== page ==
New Hayden Station plant manager settling in
Hayden — Gary Gilleland knows why he chose a career in the utility industry, specifically power plants.
“It is extremely challenging, and there is a tremendous amount to learn,” said Gilleland, whose official first day as the new Hayden Station manager was Monday. “In almost 30 years of working in plants, I’ve never met someone who knows it all.”
Gilleland’s duties include overseeing a staff of nearly 100 Xcel Energy employees. It is his responsibility to ensure that the coal-fired power station is running efficiently and cleanly, he said.
Gilleland, 49, began working in power plants after high school. He first was a janitor and moved on to become an operator, mechanic and welder. He has moved up the ladder considerably since then, and today he is the director for one of the cleanest coal-fired plants in the region.
The plant can produce 446 megawatts of electricity. In temperate weather conditions, that is enough electricity to power nearly 500,000 homes.
On Monday, he said he felt restrained early in his career because he did not have a college degree. He wanted to become a manager. At 32, he decided to go back to school to earn his mechanical engineering degree from Texas Tech University. He worked full time while attending most of school, and he earned his degree in seven years.
“I actually took a couple courses with my oldest daughter,” Gilleland said.
After spending his entire life in Texas, Gilleland and his wife, Amy, moved to Colorado in 2003. Gilleland brought his thick Texas accent to Fort Morgan, where he worked as a maintenance manager at the Pawnee Station. He moved to Craig last year and started work at Hayden Station as the operations manager. On Monday, he officially took over the director job from Frank Roitsch, who retired.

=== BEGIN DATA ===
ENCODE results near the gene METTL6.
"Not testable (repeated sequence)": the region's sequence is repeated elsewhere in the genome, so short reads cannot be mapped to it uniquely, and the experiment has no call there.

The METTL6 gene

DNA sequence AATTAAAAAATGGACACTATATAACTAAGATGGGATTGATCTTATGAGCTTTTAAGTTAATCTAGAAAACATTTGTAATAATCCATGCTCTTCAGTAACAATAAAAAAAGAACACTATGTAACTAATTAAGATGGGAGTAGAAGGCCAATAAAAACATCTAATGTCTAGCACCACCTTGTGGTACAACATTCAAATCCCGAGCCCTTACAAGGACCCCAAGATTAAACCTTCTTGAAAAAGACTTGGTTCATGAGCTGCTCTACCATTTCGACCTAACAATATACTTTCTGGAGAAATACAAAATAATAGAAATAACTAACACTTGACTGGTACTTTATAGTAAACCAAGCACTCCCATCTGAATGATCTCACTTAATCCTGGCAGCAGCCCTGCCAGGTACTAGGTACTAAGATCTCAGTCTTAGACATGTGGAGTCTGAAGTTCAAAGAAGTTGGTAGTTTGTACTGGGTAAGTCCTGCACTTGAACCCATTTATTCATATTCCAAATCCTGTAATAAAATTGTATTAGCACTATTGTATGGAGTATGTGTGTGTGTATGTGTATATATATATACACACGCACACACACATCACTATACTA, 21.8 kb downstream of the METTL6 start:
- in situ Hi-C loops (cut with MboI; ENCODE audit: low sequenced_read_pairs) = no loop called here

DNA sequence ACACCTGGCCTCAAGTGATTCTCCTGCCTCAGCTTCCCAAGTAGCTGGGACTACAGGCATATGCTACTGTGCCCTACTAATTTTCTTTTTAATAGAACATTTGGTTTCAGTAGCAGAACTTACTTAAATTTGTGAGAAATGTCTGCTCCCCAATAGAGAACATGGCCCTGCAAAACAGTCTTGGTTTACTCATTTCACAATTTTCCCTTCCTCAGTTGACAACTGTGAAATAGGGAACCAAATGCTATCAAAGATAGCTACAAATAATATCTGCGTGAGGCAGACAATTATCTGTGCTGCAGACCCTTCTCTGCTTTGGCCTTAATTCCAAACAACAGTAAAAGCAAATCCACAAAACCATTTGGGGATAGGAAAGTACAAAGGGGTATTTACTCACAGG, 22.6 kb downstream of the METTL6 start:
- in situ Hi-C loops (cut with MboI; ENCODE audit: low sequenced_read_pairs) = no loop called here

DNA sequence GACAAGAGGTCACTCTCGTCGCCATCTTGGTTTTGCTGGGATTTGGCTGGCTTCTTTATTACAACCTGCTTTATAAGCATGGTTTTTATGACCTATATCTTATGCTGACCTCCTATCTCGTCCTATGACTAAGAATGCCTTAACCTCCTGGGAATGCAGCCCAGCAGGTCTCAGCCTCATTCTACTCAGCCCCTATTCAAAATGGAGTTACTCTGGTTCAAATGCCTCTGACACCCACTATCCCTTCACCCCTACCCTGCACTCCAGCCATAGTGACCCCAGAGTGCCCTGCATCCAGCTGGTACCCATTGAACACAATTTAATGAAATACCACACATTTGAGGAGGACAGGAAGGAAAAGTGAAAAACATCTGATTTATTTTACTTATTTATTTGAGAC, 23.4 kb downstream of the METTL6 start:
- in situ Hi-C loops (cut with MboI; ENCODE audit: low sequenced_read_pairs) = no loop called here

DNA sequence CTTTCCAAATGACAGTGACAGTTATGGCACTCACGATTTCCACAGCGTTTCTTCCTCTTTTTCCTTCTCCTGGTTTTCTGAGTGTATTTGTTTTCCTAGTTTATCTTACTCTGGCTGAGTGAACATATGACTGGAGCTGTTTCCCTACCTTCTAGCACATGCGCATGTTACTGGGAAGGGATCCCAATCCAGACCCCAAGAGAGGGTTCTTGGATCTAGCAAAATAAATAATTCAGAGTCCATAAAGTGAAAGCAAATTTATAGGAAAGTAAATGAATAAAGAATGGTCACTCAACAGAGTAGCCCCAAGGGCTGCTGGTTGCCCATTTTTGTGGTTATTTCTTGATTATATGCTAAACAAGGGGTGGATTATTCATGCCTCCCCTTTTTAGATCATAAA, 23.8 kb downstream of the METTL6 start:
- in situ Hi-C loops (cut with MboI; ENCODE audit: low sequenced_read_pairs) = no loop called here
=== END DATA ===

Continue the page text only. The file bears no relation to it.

Gilleland said he got into the utility business because of the challenges it presents, and those clearly exist at Hayden Station.
Xcel, which operates and partially owns the plant, is trying to find a way to bring coal to the plant with trains, rather than trucking it in from Twentymile Mine, owned by Peabody Coal.
The company is struggling to find the preferred alternative for the rail line, but none of the options is ideal, Xcel officials have said. Alternatives include laying the rail through the property of longtime landowners. There also are environmental concerns with some of the options.
Gilleland thinks he will play an important role in the process.
“I definitely see that we have a responsibility to do what’s best for the plant to be a low-cost provider for our customers, but at the same time, there is a responsibility to stay on good terms with the community and the neighbors,” Gilleland said. “We really do put an emphasis on being active with the community, as well as our neighbors.”
Safety at the plant is a constant concern.
“It can be a dangerous place to work,” he said.
At power plants across Colorado, there have been 10 accidents this year, compared with four this time last year, Gilleland said. On Monday, he was preparing letters to be sent to the plant’s employees reminding them to be safe.
“I’ve never worked for a company that emphasizes safety as much as Xcel,” he said.
— To reach Matt Stensland, call 871-4210
or e-mail email@example.com
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